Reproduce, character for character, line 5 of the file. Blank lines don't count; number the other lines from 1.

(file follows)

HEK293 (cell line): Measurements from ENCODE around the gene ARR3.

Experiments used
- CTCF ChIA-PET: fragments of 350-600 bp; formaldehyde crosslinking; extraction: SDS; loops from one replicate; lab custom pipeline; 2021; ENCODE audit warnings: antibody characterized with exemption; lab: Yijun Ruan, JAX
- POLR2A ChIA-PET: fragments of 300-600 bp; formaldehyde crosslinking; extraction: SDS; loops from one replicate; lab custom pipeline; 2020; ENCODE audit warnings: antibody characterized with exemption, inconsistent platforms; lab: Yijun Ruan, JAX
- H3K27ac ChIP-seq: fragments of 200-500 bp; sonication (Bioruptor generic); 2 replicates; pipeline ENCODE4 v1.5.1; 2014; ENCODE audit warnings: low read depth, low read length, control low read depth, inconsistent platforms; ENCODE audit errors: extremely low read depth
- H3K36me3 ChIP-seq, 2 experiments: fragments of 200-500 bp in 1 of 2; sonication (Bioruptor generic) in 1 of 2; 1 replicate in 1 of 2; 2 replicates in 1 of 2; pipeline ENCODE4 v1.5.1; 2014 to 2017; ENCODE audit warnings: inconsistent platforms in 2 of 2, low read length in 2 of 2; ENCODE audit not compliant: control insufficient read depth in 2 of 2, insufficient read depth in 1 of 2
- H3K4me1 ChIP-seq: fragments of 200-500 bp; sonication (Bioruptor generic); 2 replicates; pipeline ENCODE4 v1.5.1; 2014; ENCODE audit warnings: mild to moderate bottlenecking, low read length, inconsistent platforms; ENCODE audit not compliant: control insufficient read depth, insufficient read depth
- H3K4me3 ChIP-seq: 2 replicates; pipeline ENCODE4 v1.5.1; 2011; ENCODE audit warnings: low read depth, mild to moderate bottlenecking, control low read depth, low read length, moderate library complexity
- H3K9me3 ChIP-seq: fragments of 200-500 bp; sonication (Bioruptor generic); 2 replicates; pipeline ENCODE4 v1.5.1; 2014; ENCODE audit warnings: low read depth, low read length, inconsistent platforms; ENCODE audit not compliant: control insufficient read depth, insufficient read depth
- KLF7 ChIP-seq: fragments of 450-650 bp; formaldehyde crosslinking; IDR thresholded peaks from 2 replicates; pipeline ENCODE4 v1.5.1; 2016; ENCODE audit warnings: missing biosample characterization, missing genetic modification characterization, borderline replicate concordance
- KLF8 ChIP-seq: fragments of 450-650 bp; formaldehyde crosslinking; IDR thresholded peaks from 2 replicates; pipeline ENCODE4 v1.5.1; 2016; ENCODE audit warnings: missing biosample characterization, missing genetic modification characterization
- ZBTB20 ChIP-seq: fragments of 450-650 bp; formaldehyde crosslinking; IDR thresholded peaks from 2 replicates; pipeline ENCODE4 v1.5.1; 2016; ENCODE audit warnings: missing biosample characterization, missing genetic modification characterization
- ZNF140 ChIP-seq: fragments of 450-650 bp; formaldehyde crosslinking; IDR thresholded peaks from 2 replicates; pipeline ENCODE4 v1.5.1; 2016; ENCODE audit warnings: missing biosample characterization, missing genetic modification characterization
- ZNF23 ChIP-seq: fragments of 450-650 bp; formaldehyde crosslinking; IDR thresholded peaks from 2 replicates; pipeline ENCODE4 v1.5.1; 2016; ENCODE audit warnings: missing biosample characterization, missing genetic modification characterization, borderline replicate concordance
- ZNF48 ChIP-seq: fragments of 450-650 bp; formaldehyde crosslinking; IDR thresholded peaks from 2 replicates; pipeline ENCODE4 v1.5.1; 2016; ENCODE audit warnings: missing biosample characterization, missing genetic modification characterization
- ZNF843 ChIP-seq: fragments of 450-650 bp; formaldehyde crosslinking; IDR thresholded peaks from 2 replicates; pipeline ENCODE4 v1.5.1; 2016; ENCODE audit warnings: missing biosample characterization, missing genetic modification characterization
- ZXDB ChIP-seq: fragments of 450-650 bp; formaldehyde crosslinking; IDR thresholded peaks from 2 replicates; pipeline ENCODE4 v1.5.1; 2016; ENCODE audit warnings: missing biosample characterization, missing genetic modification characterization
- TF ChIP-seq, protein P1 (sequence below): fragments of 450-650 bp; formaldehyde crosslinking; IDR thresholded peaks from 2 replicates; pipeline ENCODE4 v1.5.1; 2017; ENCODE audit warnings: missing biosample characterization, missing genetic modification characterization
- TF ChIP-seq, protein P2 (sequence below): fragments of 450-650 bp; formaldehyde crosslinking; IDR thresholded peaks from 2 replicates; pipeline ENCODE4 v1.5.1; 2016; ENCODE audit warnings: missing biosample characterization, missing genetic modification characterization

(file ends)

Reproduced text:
- H3K27ac ChIP-seq: fragments of 200-500 bp; sonication (Bioruptor generic); 2 replicates; pipeline ENCODE4 v1.5.1; 2014; ENCODE audit warnings: low read depth, low read length, control low read depth, inconsistent platforms; ENCODE audit errors: extremely low read depth